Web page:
Within-Syndicate Conflicts and Financial Contracts: Evidence from Bank Loans
63 Pages Posted: 26 Jan 2012
Date Written: January 19, 2012
Using a sample of bank loans, we study how financial contracts are different when there are conflicts of interest not only between the contracting parties but within one of the contracting parties. Such conflicts can arise in lending syndicates when, for instance, the lead arranger has the incentive to support a poorly performing borrower while other syndicate participants do not. We argue that, in addition to being a device for monitoring the borrower, covenants enhance decision rights of participating lenders and can reduce the cost of intra-syndicate disagreements. We develop a simple model and find empirical support for its predictions: covenants are more likely to be present in syndicated loans and when conflicts of interest within the syndicate are greater (e.g., when participating banks' affiliates hold little equity in the borrower or when the lead arranger has a past lending relationship with the borrower). We also find that the potential for conflicts affects the choice of syndicate partners and that covenants substitute for lead arranger's loan allocation in mitigating conflicts.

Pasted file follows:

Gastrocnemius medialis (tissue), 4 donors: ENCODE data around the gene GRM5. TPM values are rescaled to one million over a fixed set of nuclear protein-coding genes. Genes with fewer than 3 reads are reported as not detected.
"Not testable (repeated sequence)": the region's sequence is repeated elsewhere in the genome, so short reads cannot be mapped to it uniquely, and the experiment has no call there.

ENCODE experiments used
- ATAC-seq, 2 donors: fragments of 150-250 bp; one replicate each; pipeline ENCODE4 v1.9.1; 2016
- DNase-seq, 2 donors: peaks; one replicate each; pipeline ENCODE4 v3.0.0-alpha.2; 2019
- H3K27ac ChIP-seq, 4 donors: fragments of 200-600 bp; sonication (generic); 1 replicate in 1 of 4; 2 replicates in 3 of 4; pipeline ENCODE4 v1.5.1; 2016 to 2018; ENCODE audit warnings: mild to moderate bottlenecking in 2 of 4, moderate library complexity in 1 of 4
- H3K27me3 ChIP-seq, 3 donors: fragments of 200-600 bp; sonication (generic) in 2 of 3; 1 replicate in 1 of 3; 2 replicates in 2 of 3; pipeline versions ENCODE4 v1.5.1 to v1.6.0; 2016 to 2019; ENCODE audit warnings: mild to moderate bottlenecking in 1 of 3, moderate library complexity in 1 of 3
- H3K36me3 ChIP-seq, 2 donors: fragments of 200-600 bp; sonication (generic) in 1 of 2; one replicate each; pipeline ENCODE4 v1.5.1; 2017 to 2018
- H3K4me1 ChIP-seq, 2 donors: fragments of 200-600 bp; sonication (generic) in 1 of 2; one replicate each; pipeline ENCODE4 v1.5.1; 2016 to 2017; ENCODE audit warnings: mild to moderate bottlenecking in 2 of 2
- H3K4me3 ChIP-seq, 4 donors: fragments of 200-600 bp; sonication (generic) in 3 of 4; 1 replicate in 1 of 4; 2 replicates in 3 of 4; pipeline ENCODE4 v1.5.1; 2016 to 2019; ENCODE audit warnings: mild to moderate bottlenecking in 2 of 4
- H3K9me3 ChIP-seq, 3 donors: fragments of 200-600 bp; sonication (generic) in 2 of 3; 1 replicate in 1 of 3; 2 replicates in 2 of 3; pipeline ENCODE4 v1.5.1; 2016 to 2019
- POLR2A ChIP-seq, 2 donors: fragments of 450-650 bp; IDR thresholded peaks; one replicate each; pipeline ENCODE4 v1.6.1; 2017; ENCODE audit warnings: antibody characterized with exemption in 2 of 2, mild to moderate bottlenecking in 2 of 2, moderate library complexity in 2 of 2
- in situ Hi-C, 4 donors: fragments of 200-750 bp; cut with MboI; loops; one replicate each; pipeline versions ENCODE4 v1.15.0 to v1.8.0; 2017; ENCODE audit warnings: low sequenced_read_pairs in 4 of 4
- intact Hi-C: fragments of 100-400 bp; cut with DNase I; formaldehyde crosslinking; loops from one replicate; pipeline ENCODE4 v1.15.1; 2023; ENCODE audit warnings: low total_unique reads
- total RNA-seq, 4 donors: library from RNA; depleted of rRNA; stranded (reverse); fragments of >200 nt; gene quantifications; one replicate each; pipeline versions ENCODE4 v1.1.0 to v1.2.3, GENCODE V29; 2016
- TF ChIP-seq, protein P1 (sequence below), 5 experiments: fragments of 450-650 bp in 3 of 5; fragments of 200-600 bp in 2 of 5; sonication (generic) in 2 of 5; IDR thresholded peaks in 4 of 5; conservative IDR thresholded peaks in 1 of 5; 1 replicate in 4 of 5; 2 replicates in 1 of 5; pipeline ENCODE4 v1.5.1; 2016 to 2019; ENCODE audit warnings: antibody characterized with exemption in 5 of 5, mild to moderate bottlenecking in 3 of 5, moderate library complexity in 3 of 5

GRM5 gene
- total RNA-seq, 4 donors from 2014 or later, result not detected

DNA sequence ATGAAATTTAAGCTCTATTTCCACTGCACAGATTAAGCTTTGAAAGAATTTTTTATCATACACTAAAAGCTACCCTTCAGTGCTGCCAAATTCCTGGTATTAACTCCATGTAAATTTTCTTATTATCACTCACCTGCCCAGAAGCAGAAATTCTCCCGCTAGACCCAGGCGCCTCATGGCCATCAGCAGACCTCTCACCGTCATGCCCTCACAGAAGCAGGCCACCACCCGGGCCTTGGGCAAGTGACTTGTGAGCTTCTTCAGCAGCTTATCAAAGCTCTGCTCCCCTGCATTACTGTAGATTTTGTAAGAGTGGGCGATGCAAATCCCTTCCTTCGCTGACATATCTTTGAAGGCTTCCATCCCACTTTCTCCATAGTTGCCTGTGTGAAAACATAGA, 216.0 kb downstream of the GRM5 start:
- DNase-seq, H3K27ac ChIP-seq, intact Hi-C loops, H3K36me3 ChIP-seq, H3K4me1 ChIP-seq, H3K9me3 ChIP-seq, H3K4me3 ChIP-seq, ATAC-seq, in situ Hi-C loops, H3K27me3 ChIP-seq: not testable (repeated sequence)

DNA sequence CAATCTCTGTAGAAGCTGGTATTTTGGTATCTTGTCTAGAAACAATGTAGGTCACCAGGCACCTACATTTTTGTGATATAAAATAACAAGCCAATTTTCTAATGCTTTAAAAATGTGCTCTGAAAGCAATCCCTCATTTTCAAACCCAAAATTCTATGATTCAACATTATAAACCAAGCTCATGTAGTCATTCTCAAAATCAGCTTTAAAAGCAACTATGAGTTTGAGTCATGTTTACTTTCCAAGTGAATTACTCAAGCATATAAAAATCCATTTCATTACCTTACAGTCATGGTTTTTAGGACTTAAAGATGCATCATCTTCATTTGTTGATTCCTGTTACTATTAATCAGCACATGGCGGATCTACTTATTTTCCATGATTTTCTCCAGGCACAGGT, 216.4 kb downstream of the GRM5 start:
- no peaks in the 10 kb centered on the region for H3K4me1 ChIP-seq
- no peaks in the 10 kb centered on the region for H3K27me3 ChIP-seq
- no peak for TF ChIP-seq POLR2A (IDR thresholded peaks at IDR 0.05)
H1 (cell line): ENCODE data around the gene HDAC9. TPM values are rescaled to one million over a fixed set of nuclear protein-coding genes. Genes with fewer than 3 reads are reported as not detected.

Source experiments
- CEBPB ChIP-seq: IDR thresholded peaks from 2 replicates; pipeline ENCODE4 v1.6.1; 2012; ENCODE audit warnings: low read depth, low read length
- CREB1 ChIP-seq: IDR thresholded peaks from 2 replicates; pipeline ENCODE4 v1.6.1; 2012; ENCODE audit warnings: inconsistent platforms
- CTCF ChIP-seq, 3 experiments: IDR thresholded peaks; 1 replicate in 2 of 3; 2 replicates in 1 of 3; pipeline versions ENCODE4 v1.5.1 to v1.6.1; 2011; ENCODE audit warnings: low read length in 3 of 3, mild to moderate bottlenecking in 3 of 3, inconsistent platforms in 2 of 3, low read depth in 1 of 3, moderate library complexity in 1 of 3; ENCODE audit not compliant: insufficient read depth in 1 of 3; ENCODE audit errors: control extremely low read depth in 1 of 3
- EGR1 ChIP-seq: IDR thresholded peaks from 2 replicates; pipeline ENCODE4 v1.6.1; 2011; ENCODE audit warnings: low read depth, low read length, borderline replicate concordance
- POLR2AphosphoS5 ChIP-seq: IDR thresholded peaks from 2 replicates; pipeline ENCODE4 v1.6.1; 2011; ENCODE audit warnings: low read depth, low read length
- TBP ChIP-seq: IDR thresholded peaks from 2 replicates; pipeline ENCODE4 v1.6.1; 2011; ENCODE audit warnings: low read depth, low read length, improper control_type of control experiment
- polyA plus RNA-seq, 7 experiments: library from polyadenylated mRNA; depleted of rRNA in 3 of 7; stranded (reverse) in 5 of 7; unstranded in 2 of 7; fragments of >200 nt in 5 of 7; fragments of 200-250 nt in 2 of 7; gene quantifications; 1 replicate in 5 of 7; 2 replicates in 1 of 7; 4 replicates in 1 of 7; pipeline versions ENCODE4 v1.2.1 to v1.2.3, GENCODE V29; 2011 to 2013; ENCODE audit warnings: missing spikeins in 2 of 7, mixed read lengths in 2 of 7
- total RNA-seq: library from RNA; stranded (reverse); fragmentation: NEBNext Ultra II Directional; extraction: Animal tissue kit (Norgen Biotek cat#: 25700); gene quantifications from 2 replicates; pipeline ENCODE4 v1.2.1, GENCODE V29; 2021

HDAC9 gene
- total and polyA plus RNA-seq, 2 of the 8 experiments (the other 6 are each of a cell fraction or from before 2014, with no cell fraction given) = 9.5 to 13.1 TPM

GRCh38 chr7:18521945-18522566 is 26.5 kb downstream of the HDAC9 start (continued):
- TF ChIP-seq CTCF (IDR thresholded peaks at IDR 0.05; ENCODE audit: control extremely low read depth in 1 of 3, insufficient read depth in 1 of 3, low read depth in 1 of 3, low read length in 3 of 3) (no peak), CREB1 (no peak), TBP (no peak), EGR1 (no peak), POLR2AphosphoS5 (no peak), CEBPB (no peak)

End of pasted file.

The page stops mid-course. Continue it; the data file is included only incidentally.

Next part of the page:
Keywords: Bank Loans, Conict of Interest, Covenants, Lending Syndicate, Monitoring
JEL Classification: G20, G21, G32
Suggested Citation: Suggested Citation